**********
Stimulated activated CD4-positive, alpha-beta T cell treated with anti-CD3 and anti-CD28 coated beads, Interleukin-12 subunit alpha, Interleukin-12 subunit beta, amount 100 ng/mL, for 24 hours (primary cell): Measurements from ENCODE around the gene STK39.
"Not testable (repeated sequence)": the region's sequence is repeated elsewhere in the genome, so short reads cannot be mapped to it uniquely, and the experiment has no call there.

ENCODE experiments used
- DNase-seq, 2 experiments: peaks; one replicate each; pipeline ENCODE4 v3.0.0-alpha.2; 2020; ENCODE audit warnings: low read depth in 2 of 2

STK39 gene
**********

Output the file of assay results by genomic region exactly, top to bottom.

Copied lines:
Stimulated activated CD4-positive, alpha-beta T cell treated with anti-CD3 and anti-CD28 coated beads, Interleukin-12 subunit alpha, Interleukin-12 subunit beta, amount 100 ng/mL, for 24 hours (primary cell): Measurements from ENCODE around the gene STK39.
"Not testable (repeated sequence)": the region's sequence is repeated elsewhere in the genome, so short reads cannot be mapped to it uniquely, and the experiment has no call there.

ENCODE experiments used
- DNase-seq, 2 experiments: peaks; one replicate each; pipeline ENCODE4 v3.0.0-alpha.2; 2020; ENCODE audit warnings: low read depth in 2 of 2

STK39 gene